Saturday, September 1, 2012

Hunters Bluff Preserve

Hunter Bluff Topo Hunters Bluff comprises what was once called the Dawson Cliffs. In the early 1900’s the nearby city of Dawson Springs once thrived with numerous mineral resorts and spas, and people came from all over the United States to soak in the healing waters. When people weren’t taking advantage of the natural springs and cultural amenities, they were out hiking the surrounding countryside.

In the book Hopkins County, Lisa D. Piper states, “The resort town of Dawson Springs had plenty of outdoor activities . . . There were many cliffs and bluffs to explore, and people hiked the trails, visiting rock formations, nooks, and lookout areas” (p. 93). She also notes, “The Dawson Cliffs became the place where hikers chiseled  out their name and the date of their visit on the rocks. It was around this Dawson3area that sights like Point Lookout, Counterfeiter’s Cave, and Bandit’s Cave were found” (p. 92). These notable landmarks have been forever preserved in old postcards from the era.

Thankfully, many of these legendary hiking sites are now open to the public due to generous donations from the former land owners. The top of Hunters Bluff, where Point Lookout is located, now lies on the property of the Jones-Keeney Wildlife Management Area, owned and operated by the Kentucky Department of Fish and Wildlife. The base of the Bluff now lies on the property of the Nature Conservancy, which accepted this tract of land as a donation from Kenneth Oldham in 1992.

Hunters Bluff holds an abundance of curiosities for the nature lover. The Nature Conservancy website describes the location as follows: “This preserve protects a small tract of old growth forest and a population of rare bugbane.” “The cliff tops support an unusually dry forest for the region with much Virginia pine. The bottomland includes swampy areas as well as an unusual second-growth forest including plants such as ginseng, goldenseal, glade knotweed, and rushfoil.”

To access Point Lookout located at the top of Hunters Bluff, travel three miles west of Dawson Springs on U.S. Highway 62, and look for the gravel road and Jones-Keeney WMA sign on the left. Follow this gravel road to the first gravel parking area on the right, and then hike the trail west to the top of the cliff where you will recognize Point Lookout and take in breathtaking and unparalleled views.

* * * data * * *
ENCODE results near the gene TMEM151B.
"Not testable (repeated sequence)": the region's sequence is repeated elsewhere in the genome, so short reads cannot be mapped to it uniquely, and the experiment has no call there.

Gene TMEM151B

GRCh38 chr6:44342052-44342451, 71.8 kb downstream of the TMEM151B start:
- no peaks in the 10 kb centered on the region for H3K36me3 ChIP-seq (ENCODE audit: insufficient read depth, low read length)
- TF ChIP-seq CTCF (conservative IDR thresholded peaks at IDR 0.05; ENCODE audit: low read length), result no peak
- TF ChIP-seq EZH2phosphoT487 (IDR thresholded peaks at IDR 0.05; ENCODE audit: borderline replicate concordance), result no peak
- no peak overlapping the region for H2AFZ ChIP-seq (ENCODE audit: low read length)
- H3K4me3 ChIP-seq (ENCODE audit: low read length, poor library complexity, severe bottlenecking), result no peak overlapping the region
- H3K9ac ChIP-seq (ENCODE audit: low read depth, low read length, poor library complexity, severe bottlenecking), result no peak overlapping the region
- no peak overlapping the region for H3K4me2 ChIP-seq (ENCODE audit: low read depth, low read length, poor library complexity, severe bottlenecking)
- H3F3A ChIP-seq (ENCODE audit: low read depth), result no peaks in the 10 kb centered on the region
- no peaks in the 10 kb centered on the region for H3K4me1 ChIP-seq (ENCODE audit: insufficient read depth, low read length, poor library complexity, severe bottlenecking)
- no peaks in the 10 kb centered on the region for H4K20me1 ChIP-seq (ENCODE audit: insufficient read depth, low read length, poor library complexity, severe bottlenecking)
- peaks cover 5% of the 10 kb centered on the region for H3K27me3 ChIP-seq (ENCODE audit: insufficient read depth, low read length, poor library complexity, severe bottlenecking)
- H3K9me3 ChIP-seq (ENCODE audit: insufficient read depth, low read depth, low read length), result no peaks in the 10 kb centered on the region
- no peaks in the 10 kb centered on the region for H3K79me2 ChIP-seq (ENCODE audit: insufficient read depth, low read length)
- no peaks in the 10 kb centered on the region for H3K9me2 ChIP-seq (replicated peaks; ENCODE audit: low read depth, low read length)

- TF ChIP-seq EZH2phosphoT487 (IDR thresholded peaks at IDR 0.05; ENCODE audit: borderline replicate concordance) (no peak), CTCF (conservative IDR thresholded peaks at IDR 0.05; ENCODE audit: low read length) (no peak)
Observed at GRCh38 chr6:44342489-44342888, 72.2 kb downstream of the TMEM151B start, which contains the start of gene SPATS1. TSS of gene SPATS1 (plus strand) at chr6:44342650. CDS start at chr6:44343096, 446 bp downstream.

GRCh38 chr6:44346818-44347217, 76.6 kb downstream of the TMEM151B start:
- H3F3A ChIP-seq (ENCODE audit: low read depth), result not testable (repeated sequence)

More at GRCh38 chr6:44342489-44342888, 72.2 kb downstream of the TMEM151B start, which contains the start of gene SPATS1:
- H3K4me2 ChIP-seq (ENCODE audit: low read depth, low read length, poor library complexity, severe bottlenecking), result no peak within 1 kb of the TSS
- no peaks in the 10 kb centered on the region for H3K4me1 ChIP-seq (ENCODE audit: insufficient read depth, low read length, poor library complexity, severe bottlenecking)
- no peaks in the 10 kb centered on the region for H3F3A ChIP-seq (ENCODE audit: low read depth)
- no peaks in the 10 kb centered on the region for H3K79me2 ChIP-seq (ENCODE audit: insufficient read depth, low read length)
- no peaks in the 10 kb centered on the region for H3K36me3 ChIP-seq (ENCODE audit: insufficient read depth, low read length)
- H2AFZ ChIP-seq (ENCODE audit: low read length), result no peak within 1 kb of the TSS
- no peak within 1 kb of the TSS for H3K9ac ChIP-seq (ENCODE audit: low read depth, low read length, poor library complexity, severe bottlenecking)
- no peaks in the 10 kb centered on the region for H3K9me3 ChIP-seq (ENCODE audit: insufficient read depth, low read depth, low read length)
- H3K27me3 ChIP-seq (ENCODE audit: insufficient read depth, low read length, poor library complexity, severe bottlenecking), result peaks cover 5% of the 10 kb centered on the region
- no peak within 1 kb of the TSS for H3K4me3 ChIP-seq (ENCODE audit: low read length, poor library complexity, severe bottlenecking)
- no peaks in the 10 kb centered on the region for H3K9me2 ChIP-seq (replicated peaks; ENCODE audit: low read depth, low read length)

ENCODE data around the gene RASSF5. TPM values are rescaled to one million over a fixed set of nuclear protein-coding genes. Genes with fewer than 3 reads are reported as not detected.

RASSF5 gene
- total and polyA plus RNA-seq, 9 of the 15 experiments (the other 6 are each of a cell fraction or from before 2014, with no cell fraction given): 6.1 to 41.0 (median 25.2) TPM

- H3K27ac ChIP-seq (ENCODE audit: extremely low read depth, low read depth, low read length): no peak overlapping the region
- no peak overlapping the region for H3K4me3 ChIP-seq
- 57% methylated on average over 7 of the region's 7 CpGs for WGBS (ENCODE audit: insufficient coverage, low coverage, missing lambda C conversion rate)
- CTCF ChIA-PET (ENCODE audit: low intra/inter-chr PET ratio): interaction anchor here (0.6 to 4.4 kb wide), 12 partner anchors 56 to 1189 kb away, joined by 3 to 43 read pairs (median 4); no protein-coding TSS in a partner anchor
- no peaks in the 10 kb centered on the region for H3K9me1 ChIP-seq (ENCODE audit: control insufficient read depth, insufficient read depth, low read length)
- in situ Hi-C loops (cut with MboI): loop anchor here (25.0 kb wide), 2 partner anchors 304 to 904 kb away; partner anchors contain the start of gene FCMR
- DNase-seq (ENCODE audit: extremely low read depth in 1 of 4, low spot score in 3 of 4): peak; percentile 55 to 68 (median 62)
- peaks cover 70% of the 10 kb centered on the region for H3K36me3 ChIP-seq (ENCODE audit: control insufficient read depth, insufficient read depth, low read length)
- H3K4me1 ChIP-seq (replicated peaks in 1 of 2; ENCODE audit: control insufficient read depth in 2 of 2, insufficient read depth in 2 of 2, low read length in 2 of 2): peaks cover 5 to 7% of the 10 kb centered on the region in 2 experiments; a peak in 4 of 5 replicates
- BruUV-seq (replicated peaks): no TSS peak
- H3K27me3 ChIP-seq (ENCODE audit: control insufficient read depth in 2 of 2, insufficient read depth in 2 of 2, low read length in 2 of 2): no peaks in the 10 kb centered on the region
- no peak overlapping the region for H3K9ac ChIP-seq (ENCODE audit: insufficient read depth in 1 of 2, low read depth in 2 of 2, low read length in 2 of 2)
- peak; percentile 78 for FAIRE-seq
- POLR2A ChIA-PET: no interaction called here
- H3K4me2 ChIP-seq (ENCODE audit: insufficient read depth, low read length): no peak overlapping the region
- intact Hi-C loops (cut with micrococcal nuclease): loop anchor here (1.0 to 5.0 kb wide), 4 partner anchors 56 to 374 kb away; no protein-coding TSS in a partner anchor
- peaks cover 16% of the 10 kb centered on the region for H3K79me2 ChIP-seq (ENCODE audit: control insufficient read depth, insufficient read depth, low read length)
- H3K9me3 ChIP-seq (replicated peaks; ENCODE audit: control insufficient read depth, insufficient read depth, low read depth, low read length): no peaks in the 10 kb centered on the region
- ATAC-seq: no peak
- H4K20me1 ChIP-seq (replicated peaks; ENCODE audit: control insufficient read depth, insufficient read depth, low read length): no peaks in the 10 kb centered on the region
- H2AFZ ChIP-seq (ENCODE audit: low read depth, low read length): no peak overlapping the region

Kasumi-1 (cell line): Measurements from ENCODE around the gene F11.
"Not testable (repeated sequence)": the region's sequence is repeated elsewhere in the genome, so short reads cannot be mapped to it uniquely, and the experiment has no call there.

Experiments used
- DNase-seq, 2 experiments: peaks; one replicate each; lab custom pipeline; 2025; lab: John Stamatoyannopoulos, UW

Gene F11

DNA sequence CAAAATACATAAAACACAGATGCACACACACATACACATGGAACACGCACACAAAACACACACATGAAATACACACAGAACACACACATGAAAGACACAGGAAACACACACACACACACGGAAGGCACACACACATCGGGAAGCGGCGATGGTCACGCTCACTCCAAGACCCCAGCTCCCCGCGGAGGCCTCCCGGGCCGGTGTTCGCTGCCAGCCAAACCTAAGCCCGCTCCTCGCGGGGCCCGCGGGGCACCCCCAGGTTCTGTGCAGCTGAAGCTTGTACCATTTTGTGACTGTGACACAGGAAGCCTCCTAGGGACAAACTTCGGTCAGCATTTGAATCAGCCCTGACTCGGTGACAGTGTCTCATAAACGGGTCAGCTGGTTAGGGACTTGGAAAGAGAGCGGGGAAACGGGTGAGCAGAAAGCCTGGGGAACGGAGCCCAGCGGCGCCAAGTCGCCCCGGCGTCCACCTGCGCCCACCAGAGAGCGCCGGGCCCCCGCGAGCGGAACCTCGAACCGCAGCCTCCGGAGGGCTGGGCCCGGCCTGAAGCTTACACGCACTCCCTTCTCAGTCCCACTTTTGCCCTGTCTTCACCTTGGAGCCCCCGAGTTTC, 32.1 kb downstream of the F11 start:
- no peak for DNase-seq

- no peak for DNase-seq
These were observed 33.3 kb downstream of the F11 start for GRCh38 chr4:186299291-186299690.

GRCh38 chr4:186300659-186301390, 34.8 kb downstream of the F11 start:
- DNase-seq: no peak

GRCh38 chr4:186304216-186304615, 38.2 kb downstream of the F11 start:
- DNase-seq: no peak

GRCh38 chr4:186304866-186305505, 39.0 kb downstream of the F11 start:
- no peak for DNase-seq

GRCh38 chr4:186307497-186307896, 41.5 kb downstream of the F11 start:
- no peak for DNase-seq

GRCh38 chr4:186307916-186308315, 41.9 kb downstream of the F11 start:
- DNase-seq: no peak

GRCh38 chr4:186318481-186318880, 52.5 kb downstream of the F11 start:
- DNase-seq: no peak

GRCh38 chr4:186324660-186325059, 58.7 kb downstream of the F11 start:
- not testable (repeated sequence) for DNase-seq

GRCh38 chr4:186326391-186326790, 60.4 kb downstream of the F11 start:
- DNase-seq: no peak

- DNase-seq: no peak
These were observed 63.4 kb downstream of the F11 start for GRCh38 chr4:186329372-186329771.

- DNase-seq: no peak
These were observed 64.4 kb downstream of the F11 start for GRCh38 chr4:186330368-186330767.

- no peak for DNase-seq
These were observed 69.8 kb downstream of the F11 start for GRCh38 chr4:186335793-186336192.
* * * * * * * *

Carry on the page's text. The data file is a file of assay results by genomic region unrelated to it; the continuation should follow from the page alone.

Jones Keeney Tradewater 012 To access the base of Hunters Bluff travel four and one-half miles west of Dawson Springs on U.S. Highway 62, first passing the Jones-Keeney WMA sign on the left, and then descending a hill and passing the shooting range on the left; and then you will park at the small gravel pull-off located on the left side of the highway just before crossing the bridge. From the parking area you will hike a dirt road south to the base of the Bluff where you can observe one hundred fifty foot tall cliffs and boulders as large as houses strewn across the ground.

Access to the base is limited. The Nature Conservancy website Jones Keeney Tradewater 046states, “Due to the sensitivity of the site, the preserve is open to the public only through Conservancy guided hikes.” Therefore, hike at your own discretion; or contact the Nature Conservancy at 642 West Main Street, Lexington, KY 40408, Phone: (859) 259-9655.

Magnificent vistas and unique rock formations await visitors of Hunters Bluff. Please be careful, as many people have fallen from the high cliffs and been killed. The base of the Bluff contains graffiti, litter, and rock climbing bolts. Please do not contribute to the degradation of this natural and historic site. Remember to “take only pictures” and “leave only footprints.” Respect and conservation of this site should contribute to keeping its access open to the public for generations to come.